Aesthetics, availability of native planting stock, ease establishment, suitability of plant to the site and ease of maintenance are criteria which need to be taken into consideration when designing planting schemes. Gardeners, horticulturalists, local authorities, road authorities, schools, urban park managers, developers and others must take these factors into account when designing planting schemes for new or existing residential, general business, parks or industrial development sites within urban, suburban and agricultural landscapes.
Due to the high diversity of landscapes present within Ireland there is a need to treat management prescriptions for urban, suburban and agricultural landscapes separately, though the same fundamental management principles and objectives apply.
In 2006, the National Roads Authority published guidelines on landscaping with native species, i.e. “A Guide to Landscape Treatments for National Road Schemes in Ireland” (NRA, 2006). The guidelines also adopted the certification process in place for Irish provenance plant material as applicable under the Native Woodland Scheme.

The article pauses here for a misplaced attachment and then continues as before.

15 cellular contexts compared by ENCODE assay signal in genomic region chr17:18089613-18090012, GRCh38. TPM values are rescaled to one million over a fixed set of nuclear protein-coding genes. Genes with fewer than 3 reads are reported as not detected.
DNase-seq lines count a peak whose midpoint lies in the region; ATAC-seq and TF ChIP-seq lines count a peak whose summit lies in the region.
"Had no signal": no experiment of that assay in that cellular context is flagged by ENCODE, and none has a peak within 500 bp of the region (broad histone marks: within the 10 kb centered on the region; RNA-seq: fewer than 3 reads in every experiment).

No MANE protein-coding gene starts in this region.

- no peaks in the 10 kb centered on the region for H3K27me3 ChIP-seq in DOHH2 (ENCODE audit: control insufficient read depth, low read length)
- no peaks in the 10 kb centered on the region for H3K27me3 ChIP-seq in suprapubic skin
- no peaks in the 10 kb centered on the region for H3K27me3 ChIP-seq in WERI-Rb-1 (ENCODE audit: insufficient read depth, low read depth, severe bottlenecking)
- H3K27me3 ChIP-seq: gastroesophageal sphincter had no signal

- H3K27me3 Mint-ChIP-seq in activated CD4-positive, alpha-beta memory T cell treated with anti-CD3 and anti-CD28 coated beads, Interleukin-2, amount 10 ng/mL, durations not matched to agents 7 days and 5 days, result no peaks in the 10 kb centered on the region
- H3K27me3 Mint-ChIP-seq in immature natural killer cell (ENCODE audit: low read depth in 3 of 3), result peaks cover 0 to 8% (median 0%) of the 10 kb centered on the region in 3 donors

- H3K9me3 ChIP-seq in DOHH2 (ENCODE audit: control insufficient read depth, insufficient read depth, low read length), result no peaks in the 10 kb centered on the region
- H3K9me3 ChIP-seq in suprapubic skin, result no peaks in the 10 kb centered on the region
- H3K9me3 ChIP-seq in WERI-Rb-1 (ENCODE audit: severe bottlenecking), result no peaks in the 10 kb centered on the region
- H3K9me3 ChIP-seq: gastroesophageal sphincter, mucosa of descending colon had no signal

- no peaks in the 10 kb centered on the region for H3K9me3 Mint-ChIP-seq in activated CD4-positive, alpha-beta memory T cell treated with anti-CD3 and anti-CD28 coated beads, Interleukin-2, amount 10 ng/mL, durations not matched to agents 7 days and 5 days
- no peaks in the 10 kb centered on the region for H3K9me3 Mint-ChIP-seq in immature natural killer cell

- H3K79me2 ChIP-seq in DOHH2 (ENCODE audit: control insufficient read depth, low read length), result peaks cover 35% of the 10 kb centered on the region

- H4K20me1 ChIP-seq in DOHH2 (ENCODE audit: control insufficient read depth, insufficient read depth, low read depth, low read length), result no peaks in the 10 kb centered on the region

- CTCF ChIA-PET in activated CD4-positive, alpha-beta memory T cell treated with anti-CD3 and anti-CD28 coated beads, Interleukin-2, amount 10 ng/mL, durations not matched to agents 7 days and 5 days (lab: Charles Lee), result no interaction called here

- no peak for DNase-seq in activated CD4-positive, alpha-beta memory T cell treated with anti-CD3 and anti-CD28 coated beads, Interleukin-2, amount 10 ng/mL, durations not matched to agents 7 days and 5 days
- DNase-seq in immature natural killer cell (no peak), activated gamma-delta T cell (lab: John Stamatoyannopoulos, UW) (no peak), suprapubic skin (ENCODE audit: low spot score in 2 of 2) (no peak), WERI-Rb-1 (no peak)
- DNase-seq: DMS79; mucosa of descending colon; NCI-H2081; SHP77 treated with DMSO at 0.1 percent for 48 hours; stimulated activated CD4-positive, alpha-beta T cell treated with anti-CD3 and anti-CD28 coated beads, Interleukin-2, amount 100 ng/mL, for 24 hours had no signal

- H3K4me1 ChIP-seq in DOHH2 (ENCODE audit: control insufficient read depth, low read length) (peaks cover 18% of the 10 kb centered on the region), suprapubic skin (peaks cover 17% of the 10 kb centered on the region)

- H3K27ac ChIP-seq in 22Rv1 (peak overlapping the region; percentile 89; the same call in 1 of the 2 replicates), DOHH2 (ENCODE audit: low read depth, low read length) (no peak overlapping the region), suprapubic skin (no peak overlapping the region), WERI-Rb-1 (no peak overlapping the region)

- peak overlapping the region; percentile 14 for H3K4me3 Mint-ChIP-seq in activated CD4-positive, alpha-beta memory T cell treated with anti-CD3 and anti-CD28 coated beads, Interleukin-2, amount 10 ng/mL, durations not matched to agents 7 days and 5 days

The overriding principal in these guidelines is the Ecological Landscape Design approach. It sets out a creative framework which provides for the establishment, management and conservation of natural vegetation and habitats, biodiversity and the restoration of landscape quality during the development of infrastructure. In other words an ecological approach is the fundamental basis in the landscaping and management of new road schemes and this principle is just as valid in other urban, semi-urban and agricultural landscapes. When applying the principles of Ecological Landscape Design, a designer utilises native plant material of Irish provenance in an environmentally sustainable and cost-effective way through the mimicking and empathetic management of natural resources.
See the NRA website for 'Guidelines on the Implementation of Landscape Treatment on National Road Schemes in Ireland' and 'A Guide to Landscape Treatments for National Road Schemes in Ireland'